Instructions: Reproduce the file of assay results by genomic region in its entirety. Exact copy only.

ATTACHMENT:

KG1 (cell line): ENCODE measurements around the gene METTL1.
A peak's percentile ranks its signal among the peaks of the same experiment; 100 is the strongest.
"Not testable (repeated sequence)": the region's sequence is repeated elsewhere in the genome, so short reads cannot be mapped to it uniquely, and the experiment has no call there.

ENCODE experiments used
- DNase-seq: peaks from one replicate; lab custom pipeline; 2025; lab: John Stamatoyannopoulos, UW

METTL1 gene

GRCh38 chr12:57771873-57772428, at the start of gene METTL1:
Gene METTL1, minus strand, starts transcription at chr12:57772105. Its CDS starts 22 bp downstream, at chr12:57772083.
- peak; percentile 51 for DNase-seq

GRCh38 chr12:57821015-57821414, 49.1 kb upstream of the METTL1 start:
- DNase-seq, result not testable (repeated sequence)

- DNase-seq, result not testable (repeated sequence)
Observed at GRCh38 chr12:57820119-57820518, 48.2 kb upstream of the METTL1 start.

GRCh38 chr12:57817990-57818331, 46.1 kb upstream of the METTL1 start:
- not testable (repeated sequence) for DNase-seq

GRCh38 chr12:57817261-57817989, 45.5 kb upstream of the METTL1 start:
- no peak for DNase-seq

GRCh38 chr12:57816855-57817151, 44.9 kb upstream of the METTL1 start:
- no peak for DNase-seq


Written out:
KG1 (cell line): ENCODE measurements around the gene METTL1.
A peak's percentile ranks its signal among the peaks of the same experiment; 100 is the strongest.
"Not testable (repeated sequence)": the region's sequence is repeated elsewhere in the genome, so short reads cannot be mapped to it uniquely, and the experiment has no call there.

ENCODE experiments used
- DNase-seq: peaks from one replicate; lab custom pipeline; 2025; lab: John Stamatoyannopoulos, UW

METTL1 gene

GRCh38 chr12:57771873-57772428, at the start of gene METTL1:
Gene METTL1, minus strand, starts transcription at chr12:57772105. Its CDS starts 22 bp downstream, at chr12:57772083.
- peak; percentile 51 for DNase-seq

GRCh38 chr12:57821015-57821414, 49.1 kb upstream of the METTL1 start:
- DNase-seq, result not testable (repeated sequence)

- DNase-seq, result not testable (repeated sequence)
Observed at GRCh38 chr12:57820119-57820518, 48.2 kb upstream of the METTL1 start.

GRCh38 chr12:57817990-57818331, 46.1 kb upstream of the METTL1 start:
- not testable (repeated sequence) for DNase-seq

GRCh38 chr12:57817261-57817989, 45.5 kb upstream of the METTL1 start:
- no peak for DNase-seq

GRCh38 chr12:57816855-57817151, 44.9 kb upstream of the METTL1 start:
- no peak for DNase-seq